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The Crack Magazine


Chop, Dissolve, Burn at Alphabetti Theatre

Through the doors of Alphabetti Theatre tonight awaited a man and a suitcase. As the Kasabian song Wasted blasted on the radio, we would come to find out that man is Peter. He might be staying for a few days if his ex-girlfriend Rose will alone it. And the contents of his suitcase? Well, I’ll leave that to you to find out. If you have the stomach that is.

This dark comedy holds the essence of a thriller while tackling topics like Ableism, finding independence, the important fact that not all disabilities are visible and how the perceptions of a few can have life changing consequences for the worse.

Written by Lisette Auton & Richard Boggie and directed by Paul James; a point had been made in casting actors with the same disability as their character.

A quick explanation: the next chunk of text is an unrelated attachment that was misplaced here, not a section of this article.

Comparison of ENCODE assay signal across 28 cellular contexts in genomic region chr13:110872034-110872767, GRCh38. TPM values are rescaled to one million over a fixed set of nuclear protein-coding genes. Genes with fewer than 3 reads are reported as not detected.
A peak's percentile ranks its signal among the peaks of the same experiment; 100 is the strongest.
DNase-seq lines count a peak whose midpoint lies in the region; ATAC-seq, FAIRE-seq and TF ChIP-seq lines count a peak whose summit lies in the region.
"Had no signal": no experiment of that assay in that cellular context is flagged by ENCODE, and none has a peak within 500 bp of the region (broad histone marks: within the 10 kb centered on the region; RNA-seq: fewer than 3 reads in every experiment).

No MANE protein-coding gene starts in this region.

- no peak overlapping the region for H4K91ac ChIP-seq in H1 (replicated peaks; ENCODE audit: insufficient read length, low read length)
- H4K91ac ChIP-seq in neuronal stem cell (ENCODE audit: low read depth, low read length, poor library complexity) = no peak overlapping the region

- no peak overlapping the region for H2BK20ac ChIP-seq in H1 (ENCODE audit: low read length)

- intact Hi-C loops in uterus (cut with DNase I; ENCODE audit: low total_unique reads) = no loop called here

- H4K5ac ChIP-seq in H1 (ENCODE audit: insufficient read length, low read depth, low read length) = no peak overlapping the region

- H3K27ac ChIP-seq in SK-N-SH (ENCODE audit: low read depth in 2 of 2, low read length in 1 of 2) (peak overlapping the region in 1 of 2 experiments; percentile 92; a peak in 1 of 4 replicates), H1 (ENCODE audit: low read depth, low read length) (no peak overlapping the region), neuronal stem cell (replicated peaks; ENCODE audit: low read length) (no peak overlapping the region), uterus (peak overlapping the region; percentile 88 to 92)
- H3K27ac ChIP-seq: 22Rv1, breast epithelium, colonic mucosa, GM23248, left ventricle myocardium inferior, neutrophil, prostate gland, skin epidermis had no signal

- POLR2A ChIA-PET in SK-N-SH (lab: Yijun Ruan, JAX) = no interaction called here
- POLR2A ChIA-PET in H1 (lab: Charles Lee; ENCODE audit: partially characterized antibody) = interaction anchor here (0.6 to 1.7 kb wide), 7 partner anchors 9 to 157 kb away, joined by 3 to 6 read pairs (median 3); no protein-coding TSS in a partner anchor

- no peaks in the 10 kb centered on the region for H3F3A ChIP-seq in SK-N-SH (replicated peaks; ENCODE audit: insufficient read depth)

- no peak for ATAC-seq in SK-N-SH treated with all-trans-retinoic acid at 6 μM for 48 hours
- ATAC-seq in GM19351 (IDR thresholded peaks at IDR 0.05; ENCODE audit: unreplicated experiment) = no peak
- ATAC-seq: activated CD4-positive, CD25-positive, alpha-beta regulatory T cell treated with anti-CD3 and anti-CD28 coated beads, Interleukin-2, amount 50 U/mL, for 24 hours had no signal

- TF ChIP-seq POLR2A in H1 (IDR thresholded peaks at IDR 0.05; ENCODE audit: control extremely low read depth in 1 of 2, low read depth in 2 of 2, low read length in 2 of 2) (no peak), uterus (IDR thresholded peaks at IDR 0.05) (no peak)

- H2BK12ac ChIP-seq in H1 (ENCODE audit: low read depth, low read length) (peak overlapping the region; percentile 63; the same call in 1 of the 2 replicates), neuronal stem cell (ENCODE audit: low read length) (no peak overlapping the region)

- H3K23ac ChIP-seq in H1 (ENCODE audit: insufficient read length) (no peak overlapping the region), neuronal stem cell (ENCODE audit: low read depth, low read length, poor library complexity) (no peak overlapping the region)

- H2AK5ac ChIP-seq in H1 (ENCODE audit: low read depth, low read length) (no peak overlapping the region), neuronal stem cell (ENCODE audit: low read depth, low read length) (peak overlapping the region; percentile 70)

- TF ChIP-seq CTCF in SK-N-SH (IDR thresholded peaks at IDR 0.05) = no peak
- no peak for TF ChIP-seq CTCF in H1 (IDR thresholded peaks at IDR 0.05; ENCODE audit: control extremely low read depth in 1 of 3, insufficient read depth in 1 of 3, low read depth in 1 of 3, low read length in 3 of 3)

Steven George in the character of Pete carries himself on stage with an elegance around and confidence that locked the audience into his world from the offset of the play. Joining him as Rose, Helen Fox proved an excellent choice for the role. While delivering a monologue on coming to terms with her reality, Fox stole my heart while laying Rose’s life bare on stage.

The show did a superb job at raising awareness with statistics generated by charities such as Scope, rarely shared to the public in your regular news outlets. Additionally, highlighting the impact the covid-19 pandemic had on those who live with disabilities and reminding us of all the fact many had non-consensual DNRs at the time and are now unfortunately no longer with us.

Seeping with naturalism and rawness this black comedy has everything a theatre head like me could possibly want.

By Barrah T Al-Badry


Illustration by Lizzie Lovejoy